Then Stefanie went on to tell me that her friend gets up at 2am to make her brisket. Which is when my jaw dropped and I was like, “I must know why! What’s her email? Who is this superwoman?”

I must confess that I was also in awe that anyone could make a brisket taste good without it being in a smoker or smothered in BBQ sauce (not traditional for a Pesach table) so I emailed Jacqui Biery, pescatarian and brisket maker extraordinaire to ask her a few questions.

Stef said you get up at 2am to make your brisket – why? The temperature must be extremely low!

I have two Brisket recipes. The first is my interpretation of Ina Gartner’s Brisket with carrots and onions recipe and the second one is a Japanese inspired sort of teriyaki brisket that I kind of made up when I had a Japanese/California Shabbat dinner a few years ago.

After many years of cooking brisket a friend shared her secret to making a perfect brisket and I do it for both recipes. I put the brisket in the oven when I go to bed. I cook the brisket at 300 degrees for about 20-30 minutes per pound. Then I wake up in the middle of night and turn the oven off, leaving the brisket in until morning. Since the oven is airtight and the brisket gets tender as the oven cools down.

Who handed your recipes down to you?

I am a pescatarian. I don’t eat meat. But my husband and four children do. I love traditions and even more so during the Jewish holidays. I grew up with my mom, aunt, and bubbie cooking a brisket with Lipton onion soup mix, Campbell’s soup “Golden mushroom” and a can of water. I did it a few times, but I like to cook with fresh ingredients. So many years ago I started experimenting with different recipes until my family decided on their favorites. Now we have our own brisket traditions.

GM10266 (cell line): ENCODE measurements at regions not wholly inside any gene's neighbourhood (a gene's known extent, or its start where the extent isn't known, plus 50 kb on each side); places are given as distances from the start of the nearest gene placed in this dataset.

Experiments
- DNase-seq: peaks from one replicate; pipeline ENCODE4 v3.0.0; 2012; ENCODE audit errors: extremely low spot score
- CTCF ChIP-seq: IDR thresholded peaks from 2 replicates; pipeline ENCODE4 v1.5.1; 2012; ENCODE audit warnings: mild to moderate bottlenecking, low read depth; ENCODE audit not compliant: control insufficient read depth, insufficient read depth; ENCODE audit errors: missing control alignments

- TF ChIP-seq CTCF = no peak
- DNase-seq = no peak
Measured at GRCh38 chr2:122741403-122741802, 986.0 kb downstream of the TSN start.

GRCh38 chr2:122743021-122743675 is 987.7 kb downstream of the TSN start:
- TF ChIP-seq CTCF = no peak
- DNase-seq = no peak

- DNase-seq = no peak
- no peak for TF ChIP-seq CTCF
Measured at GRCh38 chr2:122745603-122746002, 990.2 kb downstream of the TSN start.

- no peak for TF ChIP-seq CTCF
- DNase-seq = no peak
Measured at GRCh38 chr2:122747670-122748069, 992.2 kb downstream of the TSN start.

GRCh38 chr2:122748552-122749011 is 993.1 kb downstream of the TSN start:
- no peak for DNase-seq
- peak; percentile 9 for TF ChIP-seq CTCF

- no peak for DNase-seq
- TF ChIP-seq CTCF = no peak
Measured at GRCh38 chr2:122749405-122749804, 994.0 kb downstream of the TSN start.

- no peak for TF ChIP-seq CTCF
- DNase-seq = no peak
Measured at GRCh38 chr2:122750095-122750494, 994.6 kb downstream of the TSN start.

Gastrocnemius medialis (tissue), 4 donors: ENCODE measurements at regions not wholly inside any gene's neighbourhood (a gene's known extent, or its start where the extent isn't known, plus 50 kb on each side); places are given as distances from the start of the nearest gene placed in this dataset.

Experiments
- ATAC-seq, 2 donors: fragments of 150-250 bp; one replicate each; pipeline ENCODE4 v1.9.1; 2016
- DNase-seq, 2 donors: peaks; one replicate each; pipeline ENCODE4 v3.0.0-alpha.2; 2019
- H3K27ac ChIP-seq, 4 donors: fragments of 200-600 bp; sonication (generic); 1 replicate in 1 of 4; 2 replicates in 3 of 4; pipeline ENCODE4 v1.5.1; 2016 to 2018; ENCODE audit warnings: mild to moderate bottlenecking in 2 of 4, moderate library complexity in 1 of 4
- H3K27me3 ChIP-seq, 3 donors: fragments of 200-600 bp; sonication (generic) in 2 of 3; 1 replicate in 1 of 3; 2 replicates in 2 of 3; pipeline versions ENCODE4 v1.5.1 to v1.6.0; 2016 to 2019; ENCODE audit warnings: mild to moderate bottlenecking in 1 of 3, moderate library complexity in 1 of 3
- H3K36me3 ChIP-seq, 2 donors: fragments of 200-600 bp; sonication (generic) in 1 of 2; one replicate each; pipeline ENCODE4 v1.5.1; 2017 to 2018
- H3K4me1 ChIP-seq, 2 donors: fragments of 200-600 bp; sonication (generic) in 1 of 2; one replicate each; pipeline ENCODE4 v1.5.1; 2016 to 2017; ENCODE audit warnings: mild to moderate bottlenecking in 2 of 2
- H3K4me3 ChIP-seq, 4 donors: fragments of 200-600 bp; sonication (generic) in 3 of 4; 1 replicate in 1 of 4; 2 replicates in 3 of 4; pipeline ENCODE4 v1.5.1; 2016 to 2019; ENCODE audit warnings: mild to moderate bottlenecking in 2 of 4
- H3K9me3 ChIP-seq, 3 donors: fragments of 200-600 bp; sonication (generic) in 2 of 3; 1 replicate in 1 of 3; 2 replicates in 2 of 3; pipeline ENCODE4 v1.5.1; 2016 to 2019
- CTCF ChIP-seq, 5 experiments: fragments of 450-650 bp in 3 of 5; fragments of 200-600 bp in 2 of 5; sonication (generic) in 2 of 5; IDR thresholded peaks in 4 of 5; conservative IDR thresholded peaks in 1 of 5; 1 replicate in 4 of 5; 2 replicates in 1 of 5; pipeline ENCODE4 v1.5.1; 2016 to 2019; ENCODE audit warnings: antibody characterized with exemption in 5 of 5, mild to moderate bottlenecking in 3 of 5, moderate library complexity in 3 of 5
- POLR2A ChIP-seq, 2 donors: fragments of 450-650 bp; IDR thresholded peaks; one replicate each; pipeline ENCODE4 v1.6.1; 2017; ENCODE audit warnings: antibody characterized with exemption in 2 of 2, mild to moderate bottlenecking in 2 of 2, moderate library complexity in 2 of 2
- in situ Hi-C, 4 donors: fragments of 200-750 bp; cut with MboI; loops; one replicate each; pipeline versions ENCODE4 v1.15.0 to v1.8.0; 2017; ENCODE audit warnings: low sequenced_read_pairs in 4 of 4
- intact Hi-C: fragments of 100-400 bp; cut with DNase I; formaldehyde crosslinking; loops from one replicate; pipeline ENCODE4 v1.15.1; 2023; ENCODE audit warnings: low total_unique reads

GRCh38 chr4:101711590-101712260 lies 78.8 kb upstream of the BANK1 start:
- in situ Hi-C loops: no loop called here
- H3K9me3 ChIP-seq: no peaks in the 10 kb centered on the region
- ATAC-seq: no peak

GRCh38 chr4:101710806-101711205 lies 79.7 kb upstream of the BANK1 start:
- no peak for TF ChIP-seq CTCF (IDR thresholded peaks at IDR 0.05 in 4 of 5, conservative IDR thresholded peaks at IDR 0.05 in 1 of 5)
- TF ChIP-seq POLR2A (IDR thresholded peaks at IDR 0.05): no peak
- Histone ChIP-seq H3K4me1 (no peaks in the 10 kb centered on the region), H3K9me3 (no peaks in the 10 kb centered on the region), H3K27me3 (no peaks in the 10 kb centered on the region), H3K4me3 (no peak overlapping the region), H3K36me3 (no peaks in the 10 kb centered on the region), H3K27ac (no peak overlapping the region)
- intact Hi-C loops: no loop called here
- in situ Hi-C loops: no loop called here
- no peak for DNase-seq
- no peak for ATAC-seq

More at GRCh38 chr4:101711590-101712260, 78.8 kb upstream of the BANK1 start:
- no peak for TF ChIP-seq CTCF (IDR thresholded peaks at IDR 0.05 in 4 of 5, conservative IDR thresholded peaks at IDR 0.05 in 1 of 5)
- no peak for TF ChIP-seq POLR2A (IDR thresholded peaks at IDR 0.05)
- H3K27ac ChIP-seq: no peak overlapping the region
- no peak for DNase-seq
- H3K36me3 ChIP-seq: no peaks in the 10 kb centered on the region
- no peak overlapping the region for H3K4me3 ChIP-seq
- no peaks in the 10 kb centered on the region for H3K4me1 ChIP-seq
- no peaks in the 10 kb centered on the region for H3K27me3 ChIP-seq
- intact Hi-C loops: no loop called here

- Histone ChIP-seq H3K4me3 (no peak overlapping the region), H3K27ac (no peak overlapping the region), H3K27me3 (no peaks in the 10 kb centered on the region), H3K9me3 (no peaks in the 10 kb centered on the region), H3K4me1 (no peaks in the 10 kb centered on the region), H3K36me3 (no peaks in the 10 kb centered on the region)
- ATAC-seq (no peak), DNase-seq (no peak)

How many people are coming for Seder this year?

This year we have been invited to a friends for Passover. I am not cooking the brisket. So it is likely that I will have a Paseach dinner on Shabbat, which will likely be around 20 people, because we always have guests over when we prepare a Shabbat dinner.

Who helps you cook?

My youngest daughter Ilana is ten and she loves to help me cook. She does most of the washing, chopping, and mixing.

What do you do with leftover brisket?

In my house, everyone looks forward to lunch the next day. During Passover, they will eat brisket with matzo, but during the rest of the year it is a brisket on challah sandwich.

Why do people hate brisket (me!) unless it’s been smoked?

I don’t eat meat myself, so I don’t really know. But I remember growing up and brisket seemed like a tough meat. I think cooking the brisket at 300 and then leaving it in the oven at a low heat for a few extra hours, leaves the brisket tender and moist. I know this because of how it slices and of course my family and friends. Perhaps it is the smoke flavor and slower process that make the smoked brisket taste better.